Cost impact analysis for requirements management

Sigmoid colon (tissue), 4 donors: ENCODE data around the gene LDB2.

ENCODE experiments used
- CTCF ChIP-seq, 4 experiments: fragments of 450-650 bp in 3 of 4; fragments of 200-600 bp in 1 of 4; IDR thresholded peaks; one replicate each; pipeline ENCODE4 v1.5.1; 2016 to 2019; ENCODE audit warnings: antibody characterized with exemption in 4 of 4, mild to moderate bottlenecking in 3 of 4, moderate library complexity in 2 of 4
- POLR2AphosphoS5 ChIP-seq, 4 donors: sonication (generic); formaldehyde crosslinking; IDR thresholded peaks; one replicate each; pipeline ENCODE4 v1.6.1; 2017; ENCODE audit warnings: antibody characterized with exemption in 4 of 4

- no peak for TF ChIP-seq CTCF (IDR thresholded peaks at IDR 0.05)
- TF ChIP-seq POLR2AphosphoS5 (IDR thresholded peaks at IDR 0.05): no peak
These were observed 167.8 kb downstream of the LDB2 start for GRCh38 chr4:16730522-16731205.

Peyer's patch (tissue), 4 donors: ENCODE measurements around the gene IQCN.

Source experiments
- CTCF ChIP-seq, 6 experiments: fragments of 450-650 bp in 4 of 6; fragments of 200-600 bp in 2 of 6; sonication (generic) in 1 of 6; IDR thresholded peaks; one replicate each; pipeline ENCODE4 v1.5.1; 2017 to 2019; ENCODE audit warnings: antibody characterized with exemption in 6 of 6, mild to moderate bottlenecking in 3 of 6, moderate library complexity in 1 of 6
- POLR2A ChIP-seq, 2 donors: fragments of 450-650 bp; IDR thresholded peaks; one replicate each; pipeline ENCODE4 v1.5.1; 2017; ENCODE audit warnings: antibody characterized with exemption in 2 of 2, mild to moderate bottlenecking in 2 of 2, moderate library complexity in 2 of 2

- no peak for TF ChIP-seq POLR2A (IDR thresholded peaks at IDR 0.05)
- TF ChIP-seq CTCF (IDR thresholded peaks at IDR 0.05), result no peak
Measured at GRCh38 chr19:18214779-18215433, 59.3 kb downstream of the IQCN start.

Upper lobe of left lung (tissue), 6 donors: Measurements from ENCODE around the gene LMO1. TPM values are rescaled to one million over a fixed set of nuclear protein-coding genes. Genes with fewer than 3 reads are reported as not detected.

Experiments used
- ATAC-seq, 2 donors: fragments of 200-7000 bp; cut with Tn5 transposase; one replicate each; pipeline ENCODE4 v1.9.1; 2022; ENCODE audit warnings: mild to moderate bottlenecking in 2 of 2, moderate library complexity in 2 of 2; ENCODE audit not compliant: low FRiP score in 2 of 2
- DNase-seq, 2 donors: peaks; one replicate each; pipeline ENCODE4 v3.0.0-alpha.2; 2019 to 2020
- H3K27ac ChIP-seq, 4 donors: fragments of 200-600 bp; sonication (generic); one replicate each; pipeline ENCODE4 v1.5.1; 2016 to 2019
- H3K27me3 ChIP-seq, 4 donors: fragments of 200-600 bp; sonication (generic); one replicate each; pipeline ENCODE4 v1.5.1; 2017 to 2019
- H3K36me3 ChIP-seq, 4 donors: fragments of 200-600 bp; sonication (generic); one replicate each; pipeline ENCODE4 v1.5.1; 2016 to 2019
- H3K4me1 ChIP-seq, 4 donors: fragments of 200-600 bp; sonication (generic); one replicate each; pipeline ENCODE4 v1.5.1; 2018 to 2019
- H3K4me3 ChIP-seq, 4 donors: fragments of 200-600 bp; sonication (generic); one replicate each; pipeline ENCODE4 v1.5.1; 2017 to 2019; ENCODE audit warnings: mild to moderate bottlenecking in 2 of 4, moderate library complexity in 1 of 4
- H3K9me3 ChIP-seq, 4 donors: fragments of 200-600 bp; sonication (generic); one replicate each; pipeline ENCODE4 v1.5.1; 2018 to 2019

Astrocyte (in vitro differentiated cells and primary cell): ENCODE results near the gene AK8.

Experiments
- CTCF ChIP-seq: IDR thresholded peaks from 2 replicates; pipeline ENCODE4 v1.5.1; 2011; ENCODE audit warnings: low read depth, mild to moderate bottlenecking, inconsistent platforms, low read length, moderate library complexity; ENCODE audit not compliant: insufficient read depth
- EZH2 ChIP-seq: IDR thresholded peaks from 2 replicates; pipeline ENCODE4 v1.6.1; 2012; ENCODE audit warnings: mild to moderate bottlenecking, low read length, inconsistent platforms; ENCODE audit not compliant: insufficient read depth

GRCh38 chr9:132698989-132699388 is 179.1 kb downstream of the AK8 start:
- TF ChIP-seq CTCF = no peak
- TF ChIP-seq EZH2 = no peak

Competition and the associated challenges in the automotive industry are increasing. Products are becoming more complex to satisfy growing needs of the consumers and products need to be cheaper and produced quicker. The automotive industry is responding to these challenges, by developing products within collaborative and extended enterprises across diverse geographical location. New customer requirements imply high frequency changes to the initial design requirements. Current unstructured approaches are not robust to deal with the volume and complexity of the nature of product changes in this environment. The aim of this research is to develop two methodologies, one for requirements extraction methodology (REXTRAM) and the second cost impact analysis methodology (CIAM) within the automotive industry. The research was conducted in a collaborative development environment between automotive Original Equipment Manufacturers and Tier 1 Suppliers. The thesis has proposed two novel methodologies. The first methodology (REXTRAM) extracts relevant data from product design documents and industrial domain experts. REXTRAM generates as output a repository of requirements, design parameters and their constraints. The second methodology (CIAM) identifies two types of changes (constraints changing on requirements and constraints changing on design parameters). CIAM combines matrixes and business (cost and time) driver rules to determine incurred (delta) cost of requirement changes. The matrixes exhibit three types of relationships: requirements to requirements; requirements to design parameters and design parameters to design parameters relationships. Case study approach and independent expert are used to illustrate the application and the capability of both methodologies. In this way this research proposes a tested and validated set of methodologies for the extraction of relevant data and the cost impact analysis of requirement changes and its challenges. The resultant methodologies have widespread application in the context of complex mechanical designs. The research also identifies future research directions in the relevant areas.